If they’re not paying their writers, it’s not because they’re broke. Stop listening to them when they bitch that they can’t afford you. They have no incentive to tell you the truth any more than any other entrenched power structure does. They haveplenty of money. They’re just not spending it on you and you, Mr. Noble Skeptic, are buying their argument without looking at the numbers.

Christ, journalism was using the horseshit noble-poverty-of-the-artist “if you want to make money, do something else” dodge for decades before the Internet came along and made the argument even dumber.

This conflation of newsiness with news, share-worthiness with importance, has wreaked havoc on the media’s skepticism immune systems. It didn’t happen out of nowhere, it’s a process that’s been midwifed by the willful blurring of the lines between fact and fiction on the part of a key group of influential sites, that have, unfortunately, established a viable financial model amid the wreckage of traditional media. It’s why companies are so eager to shuffle native ads—content produced to appear as if it were a site’s regular content—into the regular mix. They’re hoping we won’t know the difference. They’re right, we often don’t. That’s part of the reason native advertising revenues are up 77 percent this year, according to a new study by BIA/Kelsey. There are practically no consequences anymore.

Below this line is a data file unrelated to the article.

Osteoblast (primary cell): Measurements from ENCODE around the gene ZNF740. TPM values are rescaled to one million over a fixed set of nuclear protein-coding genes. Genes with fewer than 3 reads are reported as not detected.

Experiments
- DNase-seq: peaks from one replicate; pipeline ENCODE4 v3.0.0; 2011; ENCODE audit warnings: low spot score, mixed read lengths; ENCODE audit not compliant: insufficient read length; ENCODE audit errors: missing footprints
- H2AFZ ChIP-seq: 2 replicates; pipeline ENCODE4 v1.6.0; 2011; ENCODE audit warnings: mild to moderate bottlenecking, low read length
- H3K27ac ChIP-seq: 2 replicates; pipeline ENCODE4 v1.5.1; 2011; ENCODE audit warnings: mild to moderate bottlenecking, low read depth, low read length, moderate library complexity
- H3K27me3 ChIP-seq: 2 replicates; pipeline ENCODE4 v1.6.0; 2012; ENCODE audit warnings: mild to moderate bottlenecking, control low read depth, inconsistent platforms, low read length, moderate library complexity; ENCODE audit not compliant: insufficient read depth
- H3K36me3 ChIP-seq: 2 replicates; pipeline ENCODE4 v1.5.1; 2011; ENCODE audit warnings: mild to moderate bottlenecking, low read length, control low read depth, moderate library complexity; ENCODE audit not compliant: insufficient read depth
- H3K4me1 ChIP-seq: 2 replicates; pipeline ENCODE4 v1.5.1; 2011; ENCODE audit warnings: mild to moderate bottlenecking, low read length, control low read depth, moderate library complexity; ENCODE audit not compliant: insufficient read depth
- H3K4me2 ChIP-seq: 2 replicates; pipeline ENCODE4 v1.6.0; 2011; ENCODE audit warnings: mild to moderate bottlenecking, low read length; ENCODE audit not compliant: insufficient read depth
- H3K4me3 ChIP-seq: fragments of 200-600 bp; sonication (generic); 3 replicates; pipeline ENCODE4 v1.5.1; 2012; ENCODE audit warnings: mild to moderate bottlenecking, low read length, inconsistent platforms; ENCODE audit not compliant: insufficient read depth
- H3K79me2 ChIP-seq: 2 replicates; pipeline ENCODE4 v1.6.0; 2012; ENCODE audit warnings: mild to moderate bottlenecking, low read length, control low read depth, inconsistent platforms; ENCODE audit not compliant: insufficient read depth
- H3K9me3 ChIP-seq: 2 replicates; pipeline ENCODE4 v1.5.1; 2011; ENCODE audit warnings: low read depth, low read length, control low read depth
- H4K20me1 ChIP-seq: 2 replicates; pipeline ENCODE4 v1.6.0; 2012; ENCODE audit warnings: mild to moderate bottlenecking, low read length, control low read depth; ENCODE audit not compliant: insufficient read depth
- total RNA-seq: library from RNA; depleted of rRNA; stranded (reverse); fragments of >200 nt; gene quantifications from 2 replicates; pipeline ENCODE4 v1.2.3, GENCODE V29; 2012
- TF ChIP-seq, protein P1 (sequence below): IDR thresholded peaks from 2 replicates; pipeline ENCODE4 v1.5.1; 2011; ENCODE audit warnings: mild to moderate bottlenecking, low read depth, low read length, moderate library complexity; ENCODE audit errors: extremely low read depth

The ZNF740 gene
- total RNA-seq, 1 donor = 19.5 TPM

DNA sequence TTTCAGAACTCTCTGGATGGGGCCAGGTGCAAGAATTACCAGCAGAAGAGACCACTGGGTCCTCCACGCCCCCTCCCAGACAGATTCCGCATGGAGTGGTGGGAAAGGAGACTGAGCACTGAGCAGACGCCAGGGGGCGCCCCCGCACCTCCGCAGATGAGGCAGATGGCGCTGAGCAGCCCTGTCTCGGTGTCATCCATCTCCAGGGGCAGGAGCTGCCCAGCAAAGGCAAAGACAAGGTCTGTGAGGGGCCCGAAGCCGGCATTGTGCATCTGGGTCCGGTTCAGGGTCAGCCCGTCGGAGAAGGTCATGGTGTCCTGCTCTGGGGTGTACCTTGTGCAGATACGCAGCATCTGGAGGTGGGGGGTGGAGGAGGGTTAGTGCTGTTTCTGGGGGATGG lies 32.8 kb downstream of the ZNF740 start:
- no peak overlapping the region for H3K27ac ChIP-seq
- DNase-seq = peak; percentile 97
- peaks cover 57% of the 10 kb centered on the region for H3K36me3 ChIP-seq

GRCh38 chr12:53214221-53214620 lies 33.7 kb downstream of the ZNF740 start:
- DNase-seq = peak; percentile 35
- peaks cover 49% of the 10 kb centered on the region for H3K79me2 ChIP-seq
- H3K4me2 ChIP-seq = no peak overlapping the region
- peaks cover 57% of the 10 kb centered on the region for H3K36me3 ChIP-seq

What the fuck is a “skepticism immune system?” And how did it atrophy all by itself? Way to let people off the goddamn hook. It’s not that a number of human beings took a look at their bullshit detectors and decided there were no profit centers there, and then made the choice to be irresponsible assholes, no.

It’s that some kind of gullibility virus tore through America’s newsrooms and there was no vaccine. It was a spontaneous event. Nobody could have stopped it, so nobody is to blame. Except the Interwebs.

Yes, newspapers have long printed lifestyle puff pieces next to hard news, but the analogy between that practice and the current model doesn’t hold. As someone who’s written hundreds of newspaper entertainment pieces in my day, I can tell you they still, thankfully, do not take inaccuracies lightly, even minor ones.

HAVE YOU NEVER GOTTEN SOMETHING WRONG ONLINE? God Almighty, a hundred people will e-mail you if you make a typo, just for the pleasure of pointing out how bad you are at this. Instead of one fact-checking copy editor who has a thousand stories to do that night and isn’t getting paid a fraction of what she deserves, you have a thousand of them, they’re pissed off all the time, and they LIVE to tell people how they fucked up.

Having been on the internet since the olden days of the early 2000s, one of the great values of political blogging was its ability to point out inaccuracy and lack of accountability in traditional media, when appeals to this apparently long-gone sense of noble truth went absolutely bugfucking nowhere. But I guess because 20 people shared something bogus on Twitter, that value’s gone up in smoke.